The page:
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Mediterranean Diet Breakfast Food

author image Virginia Van Vynckt
From 1978 until 1995, Virginia Van Vynckt worked as a writer and editor at The Chicago Sun-Times. She has written extensively about food and nutrition, having co-authored seven cookbooks. She also published "Our Own," a book about older-child adoption. Van Vynckt holds a Bachelor of Arts degree in journalism from Indiana University.
Mediterranean Diet Breakfast Food
Three bowls of yogurt with figs and walnuts on a linen napkin. Photo Credit: Liesel_Fuchs/iStock/Getty Images

The Mediterranean diet, inspired by the traditional eating habits of people living around the Mediterranean Sea, emphasizes fruits, vegetables and whole grains. It also includes sources of healthful fats, such as nuts and olive oil, seafood, and smaller amounts of dairy, meat and sweets. Mixing and matching Mediterranean diet foods can yield a variety of tasty, healthful breakfasts.

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Yogurt and Cheese

Yogurt is a mainstay in many Mediterranean cuisines. Greek yogurt, which has been strained so that it’s thicker, is similar to many of the traditional yogurts of that region. To keep the sugar content down, buy plain yogurt and sweeten it yourself with fruit, such as mashed berries or bananas, or a small amount of honey. You can also combine Mediterranean breakfast foods by making a parfait of yogurt, fruit and nuts. A bit of fresh cheese, such as ricotta, can be used in place of yogurt or as a spread for toast or bagels.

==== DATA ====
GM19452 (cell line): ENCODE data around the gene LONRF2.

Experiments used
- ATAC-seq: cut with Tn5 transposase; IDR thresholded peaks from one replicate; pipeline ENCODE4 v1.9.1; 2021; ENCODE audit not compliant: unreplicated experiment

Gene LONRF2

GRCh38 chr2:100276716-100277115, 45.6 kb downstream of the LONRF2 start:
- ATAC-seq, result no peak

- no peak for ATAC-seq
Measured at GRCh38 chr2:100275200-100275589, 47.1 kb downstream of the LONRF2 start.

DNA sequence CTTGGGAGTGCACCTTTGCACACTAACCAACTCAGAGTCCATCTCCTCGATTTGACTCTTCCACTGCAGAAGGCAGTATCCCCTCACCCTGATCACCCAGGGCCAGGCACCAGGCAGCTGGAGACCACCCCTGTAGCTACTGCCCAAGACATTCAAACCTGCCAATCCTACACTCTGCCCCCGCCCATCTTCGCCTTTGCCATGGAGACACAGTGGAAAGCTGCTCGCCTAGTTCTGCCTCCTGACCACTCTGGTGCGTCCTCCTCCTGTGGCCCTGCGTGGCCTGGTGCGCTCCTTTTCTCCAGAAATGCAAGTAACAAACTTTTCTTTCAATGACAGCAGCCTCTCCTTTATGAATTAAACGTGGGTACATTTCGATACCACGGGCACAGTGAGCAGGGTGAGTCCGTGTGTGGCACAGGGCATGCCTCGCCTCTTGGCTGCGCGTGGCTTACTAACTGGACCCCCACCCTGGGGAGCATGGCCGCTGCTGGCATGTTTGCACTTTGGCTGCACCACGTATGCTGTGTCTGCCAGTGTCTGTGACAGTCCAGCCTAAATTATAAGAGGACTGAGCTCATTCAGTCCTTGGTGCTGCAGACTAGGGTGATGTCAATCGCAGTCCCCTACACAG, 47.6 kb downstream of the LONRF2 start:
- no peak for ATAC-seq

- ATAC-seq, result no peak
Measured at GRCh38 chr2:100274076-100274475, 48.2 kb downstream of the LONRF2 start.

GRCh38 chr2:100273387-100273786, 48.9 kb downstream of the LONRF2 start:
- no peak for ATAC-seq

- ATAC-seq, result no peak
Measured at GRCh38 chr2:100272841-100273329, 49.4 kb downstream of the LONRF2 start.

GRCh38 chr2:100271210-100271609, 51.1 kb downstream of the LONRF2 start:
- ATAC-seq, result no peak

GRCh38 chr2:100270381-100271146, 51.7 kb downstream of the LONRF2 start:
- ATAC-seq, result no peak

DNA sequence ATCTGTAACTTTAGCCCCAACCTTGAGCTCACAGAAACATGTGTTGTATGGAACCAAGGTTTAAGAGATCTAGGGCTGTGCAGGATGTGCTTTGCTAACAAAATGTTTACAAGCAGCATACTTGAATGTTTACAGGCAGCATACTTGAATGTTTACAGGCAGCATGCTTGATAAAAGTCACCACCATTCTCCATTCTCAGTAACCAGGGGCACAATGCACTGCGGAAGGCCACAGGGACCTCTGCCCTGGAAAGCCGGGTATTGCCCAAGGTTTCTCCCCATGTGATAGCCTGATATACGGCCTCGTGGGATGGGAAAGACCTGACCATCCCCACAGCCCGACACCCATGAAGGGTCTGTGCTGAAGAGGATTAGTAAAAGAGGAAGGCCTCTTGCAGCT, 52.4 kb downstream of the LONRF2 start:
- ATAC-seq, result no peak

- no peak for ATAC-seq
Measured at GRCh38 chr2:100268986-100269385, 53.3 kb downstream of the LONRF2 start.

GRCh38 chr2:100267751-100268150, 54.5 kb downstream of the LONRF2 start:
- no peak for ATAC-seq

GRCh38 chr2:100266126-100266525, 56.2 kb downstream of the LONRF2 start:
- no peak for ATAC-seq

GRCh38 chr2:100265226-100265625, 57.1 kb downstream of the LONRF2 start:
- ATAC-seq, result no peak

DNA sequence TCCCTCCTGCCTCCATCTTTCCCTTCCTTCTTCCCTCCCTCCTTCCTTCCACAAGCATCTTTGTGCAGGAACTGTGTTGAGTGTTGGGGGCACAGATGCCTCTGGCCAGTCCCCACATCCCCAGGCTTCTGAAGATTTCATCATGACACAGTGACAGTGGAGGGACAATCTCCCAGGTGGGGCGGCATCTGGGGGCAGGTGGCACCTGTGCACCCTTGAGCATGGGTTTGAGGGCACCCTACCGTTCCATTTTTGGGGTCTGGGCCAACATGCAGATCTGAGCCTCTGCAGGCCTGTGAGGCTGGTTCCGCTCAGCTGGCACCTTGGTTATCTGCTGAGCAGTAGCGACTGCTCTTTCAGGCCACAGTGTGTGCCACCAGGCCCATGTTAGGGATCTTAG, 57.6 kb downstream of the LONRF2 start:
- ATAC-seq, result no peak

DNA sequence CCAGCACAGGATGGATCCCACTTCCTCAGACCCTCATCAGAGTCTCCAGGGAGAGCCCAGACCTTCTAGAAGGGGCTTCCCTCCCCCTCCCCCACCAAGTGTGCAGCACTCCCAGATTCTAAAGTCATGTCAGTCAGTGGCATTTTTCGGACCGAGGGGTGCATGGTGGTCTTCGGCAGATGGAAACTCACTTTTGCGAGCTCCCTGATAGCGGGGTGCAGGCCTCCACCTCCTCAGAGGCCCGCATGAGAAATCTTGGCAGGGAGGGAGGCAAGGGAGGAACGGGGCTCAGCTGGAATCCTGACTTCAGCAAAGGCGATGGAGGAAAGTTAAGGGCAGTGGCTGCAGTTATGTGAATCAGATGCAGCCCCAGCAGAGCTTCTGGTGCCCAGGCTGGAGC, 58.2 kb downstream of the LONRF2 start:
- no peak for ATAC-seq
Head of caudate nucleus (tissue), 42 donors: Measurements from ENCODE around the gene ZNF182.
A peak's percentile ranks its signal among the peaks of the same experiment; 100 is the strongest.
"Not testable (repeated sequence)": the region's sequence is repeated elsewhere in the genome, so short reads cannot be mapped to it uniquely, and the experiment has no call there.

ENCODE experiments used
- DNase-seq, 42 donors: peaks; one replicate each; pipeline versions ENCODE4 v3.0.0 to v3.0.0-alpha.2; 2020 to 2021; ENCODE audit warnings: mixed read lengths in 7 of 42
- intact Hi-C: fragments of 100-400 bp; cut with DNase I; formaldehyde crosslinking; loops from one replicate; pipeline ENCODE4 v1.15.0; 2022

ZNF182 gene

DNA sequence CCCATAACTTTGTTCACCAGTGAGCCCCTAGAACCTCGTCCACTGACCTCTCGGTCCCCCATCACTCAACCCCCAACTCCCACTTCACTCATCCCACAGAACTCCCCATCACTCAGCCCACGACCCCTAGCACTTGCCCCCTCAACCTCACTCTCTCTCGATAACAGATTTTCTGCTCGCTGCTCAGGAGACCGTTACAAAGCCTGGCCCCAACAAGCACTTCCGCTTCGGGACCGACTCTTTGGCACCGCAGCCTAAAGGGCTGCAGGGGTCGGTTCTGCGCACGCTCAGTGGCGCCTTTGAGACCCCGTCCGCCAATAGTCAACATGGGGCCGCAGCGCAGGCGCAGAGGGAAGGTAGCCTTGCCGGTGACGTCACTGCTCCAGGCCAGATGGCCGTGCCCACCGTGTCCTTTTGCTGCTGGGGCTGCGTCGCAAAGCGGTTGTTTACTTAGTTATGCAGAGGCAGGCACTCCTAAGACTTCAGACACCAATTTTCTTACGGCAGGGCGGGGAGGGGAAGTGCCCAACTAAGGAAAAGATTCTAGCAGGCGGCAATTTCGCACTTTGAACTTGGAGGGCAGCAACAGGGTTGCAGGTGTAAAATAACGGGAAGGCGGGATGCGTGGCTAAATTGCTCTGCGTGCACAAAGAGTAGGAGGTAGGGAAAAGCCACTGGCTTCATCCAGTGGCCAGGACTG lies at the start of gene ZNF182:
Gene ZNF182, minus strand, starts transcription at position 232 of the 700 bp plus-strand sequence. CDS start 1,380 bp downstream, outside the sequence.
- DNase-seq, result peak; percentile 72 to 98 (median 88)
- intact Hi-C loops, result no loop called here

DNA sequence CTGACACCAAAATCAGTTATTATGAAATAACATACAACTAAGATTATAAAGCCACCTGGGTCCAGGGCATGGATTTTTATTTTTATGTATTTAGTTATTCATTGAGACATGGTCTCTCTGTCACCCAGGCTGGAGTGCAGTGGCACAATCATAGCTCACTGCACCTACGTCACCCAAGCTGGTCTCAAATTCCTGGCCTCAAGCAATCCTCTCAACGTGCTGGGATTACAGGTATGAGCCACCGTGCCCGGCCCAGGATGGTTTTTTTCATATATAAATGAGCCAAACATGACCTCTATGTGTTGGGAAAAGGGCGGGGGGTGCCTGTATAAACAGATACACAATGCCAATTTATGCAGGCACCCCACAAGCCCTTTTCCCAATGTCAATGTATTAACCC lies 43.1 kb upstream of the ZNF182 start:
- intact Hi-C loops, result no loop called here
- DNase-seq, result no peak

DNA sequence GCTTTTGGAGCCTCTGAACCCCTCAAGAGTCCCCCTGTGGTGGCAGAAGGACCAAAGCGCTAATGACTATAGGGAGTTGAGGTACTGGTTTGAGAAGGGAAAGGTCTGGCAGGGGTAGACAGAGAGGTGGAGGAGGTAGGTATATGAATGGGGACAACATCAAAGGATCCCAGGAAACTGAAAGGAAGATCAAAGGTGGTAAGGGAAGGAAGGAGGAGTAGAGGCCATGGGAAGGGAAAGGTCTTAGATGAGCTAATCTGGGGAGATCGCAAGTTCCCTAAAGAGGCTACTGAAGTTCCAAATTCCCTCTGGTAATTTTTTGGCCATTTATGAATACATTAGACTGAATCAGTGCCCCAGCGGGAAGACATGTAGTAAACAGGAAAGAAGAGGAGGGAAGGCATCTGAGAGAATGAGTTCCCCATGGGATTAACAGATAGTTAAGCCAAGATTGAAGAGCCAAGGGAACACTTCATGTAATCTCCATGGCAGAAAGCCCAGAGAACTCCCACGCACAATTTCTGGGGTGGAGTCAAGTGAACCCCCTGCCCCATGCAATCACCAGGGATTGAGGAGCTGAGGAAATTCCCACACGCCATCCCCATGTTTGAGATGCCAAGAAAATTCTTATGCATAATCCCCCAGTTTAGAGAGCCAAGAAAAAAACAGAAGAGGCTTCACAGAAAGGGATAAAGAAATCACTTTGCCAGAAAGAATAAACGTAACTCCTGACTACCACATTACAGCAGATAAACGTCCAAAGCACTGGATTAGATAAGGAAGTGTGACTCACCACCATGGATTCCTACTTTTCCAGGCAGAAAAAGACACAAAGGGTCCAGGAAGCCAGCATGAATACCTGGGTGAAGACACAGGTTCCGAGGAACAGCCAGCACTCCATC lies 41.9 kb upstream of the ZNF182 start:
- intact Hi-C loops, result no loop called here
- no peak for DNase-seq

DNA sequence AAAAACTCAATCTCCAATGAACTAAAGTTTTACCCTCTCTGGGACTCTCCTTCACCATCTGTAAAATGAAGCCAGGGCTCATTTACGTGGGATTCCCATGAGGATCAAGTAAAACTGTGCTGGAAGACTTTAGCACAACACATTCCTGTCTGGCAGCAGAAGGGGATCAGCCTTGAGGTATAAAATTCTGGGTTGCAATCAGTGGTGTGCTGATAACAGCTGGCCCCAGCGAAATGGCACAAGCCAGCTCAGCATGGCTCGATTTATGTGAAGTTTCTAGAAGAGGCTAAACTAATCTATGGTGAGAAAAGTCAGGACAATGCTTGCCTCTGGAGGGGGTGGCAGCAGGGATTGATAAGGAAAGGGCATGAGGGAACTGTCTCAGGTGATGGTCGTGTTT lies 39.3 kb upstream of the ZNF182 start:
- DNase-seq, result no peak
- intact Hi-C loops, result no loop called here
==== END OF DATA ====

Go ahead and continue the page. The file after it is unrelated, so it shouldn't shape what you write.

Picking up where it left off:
Apples are a good breakfast choice, plain or with a small amount of cheese or peanut butter. Cherries, nectarines, peaches, apricots and citrus fruits are traditional to the Mediterranean diet, but nearly any fruit can serve as breakfast food on this diet. Traditionally used as a sweetener around the Mediterranean, dates are a healthful alternative to refined sugar. Mash a couple of dates to sweeten plain yogurt, or stuff whole dates or figs with a bit of ricotta cheese.


For a savory breakfast, lightly sauté vegetables such as zucchini, tomatoes, mushrooms or artichokes in a bit of olive oil. For a protein boost, scramble in an egg, toss in a handful of cooked shrimp, or add some cubed tofu. A sprinkling of feta or Parmesan cheese, as well as Mediterranean herbs such as basil, thyme, oregano or rosemary, can pick up the flavor of vegetables without adding a lot of fat.

Whole Grains

Instead of using butter and jam, spread whole-grain toast with mashed avocado, peanut butter, or hummus, plain or drizzled with a little honey. Any whole-grain cereal, hot or cold, can be sweetened with chopped fruit and served with milk or yogurt. Sprinkle in some chopped nuts to add texture and some healthful fat. Bulgur, a quick-cooking version of cracked wheat, can be steeped in boiling water or quickly microwaved, then tossed with fruit and chopped nuts and sweetened with a drizzle of honey.

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